Human Relations Report

Nov 01, 2009
  • Description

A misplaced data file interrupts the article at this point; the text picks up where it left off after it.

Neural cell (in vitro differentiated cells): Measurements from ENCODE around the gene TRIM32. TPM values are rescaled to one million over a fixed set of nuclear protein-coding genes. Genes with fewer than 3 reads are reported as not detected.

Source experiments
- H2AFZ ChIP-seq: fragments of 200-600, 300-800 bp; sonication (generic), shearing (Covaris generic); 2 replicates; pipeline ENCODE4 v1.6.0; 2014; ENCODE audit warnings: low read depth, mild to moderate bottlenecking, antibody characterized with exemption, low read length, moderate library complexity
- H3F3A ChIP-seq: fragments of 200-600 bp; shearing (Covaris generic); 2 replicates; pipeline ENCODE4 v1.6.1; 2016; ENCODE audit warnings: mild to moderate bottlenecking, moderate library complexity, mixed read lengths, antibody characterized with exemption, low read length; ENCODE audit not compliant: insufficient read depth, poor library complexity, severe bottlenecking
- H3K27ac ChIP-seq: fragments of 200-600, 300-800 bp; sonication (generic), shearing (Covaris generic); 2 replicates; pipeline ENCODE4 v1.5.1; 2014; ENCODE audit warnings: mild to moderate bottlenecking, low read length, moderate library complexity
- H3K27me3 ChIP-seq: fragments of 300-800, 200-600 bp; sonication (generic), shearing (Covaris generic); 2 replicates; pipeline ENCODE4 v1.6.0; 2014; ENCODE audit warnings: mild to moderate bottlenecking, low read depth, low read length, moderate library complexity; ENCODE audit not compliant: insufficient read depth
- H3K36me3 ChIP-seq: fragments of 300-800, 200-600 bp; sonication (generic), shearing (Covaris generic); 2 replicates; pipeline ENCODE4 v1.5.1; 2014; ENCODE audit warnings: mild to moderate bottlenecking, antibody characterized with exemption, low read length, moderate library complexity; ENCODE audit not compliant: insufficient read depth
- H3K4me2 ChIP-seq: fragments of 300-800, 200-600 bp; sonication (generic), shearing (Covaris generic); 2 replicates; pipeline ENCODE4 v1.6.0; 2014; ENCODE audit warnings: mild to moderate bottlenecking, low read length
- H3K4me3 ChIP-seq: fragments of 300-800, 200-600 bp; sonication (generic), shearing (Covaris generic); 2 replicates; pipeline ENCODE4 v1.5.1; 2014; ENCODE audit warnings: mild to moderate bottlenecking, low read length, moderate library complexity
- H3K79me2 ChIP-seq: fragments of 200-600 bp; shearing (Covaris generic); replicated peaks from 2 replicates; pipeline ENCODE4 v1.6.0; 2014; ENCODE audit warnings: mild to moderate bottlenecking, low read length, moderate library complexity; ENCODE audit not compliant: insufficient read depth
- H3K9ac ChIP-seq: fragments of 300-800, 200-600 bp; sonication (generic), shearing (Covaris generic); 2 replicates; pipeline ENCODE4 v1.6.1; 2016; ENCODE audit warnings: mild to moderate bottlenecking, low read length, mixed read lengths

Any assessment of the state of human relations in the Chicago region needs to be multidimensional. At its most basic, such an assessment involves the quality of relationships, or relations, among individuals. Relations may manifest themselves in families, among friends, within neighborhoods, or in work, religious, educational, recreational or other social settings. There are no widely accepted measures of the quality of human relations, in part because different commentators view the subject differently. Quality human relations may have several outcomes: for people to be satisfied or experience a good quality of life; for people to be supportive and helpful to one another; or for people to treat one another fairly and equally. In some social settings, individuals with common characteristics share a common fate or have similar life experiences and opportunities. Other social settings are marked more by differences among groups than commonalities. Such differences can be readily observed in the cases of different racial, ethnic, age or language groups; among persons sharing a gender or sexual orientation; or among the disabled. These social groupings seem to have the most impact on people's condition and identity.